The Small Sprigs of Hope

This post starts with a life update, since it’s been a while.

This past week was Halloween. Normally, Halloween is a bit upsetting. It’s usually got a lot of crappy, racist/sexist/culturally appropriative costumes that make me squirm or make me angry. This year, though, Halloween was pretty great.

halloween1halloween2

My students were adorable; every costume was fun and not offensive. Huzzah! The only Día de Muertos display came from our Spanish teacher, who dressed as La Catrina and taught kids not already in her class about the actual holiday.

Later that night, my guy and I went out in Waikiki which, while crazy, was actually a pretty great time.

Then, of course, I just had to go on facebook.

Which, you know, wasn’t so bad at first! After understanding what facebook is for me, I’ve come to either just accept things or hit that “unfollow” button, so I can sort of disengage (which I imagine others have done to me). I don’t want an echo chamber, but I think ensuring my space and time are what I need is also healthy.

Then, I stumbled onto the page of someone I had unfollowed already. I should’ve known better because the first few posts already had me like

and then reading the comments I was all I sighed and felt some part of my psyche beginning to suit up. I felt compelled to call them out (and perhaps complicit if I didn’t). Everything I was seeing was so against what I believe to be right, and I have spent so much time in the online world having these discussions, that I instinctually began readying myself to join in a sprint of having this conversation.

Then, I stepped back for a second and thought,

Did I really even know this person? Did I actually care about their opinion or if they changed? If I had unfollowed them in the first place, why was I about to jump into the pit of ridiculous argument with no real outcome? Was it worth my time, energy and frustration?

So, I did something different.

There was something so freeing about this moment. Part of it was that, as I’m growing up, it’s good to realize that I don’t need to deal with everyone. Some people just need to be let go.

The other, though, is that I found a small sliver of hope where I often struggle. I normally see conversations about appropriation or privilege and cringe. I feel angry and, mostly, helpless.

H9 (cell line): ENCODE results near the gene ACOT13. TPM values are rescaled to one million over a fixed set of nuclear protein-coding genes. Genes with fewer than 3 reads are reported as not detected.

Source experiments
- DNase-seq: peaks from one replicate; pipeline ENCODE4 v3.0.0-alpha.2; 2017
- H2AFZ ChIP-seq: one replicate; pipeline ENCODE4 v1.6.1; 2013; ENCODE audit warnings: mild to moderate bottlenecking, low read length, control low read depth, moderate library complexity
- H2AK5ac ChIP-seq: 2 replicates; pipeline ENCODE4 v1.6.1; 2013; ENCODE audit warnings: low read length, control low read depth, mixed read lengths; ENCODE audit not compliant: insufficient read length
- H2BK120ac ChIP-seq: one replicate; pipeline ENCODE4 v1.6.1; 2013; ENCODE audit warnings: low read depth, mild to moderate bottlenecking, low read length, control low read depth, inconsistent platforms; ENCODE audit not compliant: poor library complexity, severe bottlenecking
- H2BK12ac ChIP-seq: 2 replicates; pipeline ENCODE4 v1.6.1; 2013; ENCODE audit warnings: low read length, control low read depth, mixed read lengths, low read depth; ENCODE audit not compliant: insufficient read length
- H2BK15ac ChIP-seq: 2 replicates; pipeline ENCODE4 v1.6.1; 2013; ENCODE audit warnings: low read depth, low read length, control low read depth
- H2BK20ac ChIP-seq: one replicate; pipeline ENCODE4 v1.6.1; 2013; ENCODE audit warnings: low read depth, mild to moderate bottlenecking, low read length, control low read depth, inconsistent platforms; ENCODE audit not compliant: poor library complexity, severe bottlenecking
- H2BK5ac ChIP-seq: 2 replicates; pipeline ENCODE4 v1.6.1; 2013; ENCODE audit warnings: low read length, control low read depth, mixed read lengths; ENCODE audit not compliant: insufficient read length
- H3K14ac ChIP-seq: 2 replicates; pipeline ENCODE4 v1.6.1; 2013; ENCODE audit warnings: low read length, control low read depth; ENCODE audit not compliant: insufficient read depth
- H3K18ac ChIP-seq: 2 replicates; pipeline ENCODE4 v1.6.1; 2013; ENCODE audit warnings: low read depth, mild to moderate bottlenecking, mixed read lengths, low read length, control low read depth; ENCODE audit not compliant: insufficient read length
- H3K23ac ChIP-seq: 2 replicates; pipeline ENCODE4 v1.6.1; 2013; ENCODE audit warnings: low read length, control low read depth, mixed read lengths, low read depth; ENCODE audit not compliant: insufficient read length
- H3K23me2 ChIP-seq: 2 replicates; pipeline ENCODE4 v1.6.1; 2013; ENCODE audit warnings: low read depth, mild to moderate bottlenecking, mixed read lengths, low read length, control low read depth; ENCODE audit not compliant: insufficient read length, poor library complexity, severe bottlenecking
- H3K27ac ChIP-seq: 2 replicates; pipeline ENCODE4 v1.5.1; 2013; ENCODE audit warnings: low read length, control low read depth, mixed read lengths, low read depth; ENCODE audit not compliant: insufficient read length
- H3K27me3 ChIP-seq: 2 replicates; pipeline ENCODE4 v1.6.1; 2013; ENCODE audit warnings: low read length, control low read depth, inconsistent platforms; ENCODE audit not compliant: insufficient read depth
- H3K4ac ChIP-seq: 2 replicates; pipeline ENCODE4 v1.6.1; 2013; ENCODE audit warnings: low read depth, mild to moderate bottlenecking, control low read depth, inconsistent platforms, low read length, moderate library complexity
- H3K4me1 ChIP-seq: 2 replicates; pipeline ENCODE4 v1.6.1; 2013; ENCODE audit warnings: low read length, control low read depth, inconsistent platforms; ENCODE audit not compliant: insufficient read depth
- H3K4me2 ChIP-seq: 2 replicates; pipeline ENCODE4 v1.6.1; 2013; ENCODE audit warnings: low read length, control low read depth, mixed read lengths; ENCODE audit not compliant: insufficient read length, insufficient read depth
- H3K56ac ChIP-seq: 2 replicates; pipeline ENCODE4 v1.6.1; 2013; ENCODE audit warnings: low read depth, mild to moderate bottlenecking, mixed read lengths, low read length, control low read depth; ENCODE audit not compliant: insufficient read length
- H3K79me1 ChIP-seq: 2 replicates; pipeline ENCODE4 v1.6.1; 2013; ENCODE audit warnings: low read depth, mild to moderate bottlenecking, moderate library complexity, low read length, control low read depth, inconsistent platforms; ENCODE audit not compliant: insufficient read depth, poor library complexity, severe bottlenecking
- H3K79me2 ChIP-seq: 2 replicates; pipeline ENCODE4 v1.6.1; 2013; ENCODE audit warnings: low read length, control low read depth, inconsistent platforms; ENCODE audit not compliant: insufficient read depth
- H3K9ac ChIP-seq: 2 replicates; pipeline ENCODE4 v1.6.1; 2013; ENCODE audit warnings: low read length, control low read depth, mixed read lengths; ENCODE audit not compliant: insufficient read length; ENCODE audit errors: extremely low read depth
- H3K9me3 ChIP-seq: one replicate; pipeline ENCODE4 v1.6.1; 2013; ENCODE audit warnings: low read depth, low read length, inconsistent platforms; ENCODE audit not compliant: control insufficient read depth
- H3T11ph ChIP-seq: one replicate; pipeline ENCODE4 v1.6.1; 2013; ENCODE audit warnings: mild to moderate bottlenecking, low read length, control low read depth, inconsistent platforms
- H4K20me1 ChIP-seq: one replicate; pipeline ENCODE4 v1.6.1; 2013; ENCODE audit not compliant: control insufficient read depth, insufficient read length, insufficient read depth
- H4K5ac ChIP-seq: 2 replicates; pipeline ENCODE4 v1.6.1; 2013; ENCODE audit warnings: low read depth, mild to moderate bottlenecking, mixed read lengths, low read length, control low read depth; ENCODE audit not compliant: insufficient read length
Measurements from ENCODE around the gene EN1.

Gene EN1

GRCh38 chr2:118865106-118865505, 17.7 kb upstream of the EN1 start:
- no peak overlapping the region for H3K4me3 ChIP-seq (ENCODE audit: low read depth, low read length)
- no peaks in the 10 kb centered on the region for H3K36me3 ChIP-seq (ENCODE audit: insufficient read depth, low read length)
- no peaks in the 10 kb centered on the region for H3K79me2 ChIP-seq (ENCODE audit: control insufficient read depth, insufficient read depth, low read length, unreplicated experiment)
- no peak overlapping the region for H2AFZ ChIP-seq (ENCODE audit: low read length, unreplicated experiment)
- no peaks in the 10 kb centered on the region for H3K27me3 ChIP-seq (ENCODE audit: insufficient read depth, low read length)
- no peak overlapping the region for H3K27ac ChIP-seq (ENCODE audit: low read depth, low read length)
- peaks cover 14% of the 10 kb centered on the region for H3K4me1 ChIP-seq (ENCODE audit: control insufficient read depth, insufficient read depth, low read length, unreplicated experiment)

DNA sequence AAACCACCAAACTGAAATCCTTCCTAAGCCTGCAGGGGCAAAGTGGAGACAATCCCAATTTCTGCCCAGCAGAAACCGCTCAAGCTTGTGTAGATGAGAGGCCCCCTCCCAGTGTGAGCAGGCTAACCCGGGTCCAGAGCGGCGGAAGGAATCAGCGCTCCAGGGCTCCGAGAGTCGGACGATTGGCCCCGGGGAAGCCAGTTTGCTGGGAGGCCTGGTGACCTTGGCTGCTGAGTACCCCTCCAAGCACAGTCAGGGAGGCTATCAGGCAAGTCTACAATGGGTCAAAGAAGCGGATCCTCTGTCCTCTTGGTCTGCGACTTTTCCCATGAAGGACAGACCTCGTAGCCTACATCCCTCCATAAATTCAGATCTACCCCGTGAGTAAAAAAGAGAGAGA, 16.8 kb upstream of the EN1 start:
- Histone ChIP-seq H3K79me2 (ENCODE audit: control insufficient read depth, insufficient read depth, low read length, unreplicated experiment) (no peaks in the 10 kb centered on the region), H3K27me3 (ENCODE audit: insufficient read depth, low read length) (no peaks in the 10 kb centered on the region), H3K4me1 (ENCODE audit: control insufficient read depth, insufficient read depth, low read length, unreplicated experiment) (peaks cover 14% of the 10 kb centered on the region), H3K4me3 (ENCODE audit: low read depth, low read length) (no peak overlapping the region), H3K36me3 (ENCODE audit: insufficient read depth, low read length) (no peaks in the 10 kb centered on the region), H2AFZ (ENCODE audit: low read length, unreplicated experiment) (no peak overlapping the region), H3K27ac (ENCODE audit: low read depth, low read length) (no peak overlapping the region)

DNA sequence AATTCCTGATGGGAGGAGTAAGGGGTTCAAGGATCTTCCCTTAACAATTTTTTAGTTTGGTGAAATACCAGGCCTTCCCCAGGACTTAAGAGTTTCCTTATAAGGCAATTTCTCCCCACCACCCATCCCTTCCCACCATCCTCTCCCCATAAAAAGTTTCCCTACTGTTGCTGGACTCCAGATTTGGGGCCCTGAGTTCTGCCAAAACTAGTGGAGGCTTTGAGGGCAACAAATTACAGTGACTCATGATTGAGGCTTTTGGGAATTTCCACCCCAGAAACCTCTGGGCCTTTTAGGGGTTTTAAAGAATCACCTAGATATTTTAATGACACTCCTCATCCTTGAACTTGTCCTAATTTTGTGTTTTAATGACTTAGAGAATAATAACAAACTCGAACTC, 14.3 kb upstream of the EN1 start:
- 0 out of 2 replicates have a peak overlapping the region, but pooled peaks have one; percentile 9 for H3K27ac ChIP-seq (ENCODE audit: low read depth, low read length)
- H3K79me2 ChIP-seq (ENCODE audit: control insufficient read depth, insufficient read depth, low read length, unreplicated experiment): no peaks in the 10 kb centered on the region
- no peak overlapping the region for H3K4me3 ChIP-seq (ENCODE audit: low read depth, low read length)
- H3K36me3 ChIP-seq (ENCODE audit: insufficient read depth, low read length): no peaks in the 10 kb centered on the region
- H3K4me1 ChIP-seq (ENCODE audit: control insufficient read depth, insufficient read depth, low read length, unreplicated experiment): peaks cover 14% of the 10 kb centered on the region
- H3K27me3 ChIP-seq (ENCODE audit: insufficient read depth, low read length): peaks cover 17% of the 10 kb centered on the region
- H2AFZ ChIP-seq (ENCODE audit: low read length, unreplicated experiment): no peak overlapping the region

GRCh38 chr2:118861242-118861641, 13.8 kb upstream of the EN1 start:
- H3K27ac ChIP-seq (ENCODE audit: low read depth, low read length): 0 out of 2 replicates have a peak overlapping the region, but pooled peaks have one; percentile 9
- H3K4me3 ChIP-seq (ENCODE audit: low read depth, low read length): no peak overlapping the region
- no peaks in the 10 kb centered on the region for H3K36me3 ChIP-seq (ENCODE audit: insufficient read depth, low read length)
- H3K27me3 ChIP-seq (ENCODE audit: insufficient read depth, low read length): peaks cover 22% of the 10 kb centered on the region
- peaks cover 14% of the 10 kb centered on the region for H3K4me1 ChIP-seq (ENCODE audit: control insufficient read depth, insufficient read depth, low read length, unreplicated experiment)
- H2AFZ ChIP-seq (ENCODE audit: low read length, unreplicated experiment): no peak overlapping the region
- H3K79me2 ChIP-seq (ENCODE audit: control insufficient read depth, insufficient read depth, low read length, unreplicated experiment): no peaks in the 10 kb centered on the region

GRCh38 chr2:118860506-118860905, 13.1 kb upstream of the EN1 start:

Lately, though, there’s been a shift within me. The more I see people having these conversations, those of echos of hope have started to reach me. Even more importantly, though, is that the more I have these conversations with my students, the more confident I feel that we’re pushing each other towards actual change. 

Last week, as my 7th graders read The House on Mango Street, they got a brief lesson on White flight. Today they’re exploring gender identity and expectations. My 9th graders are deep into To Kill a Mockingbird, and already making connections about bias, perception, and racism. They are pushing me to think more deeply. They are asking the questions, and even if we don’t agree, I’m so proud of them for thinking about it.

So, that’s fine, person on Facebook. Let your fragility allow you to be complacent as a half-way “ally.” Accept cultural appropriation and enjoy the commercialization of my people this Halloween.

For now.

I’m not stressing. On a larger scale, I am feeling more assured in Dr. King’s words about that long arc bending towards justice.  I am believing, more and more, that tides will turn. I am hopeful for the day when what you perceive as “small potatoes” will get called out as signs of larger beliefs we don’t accept anymore. So, someone else can teach you another day.

Who knows? Maybe it’ll be one of my students.

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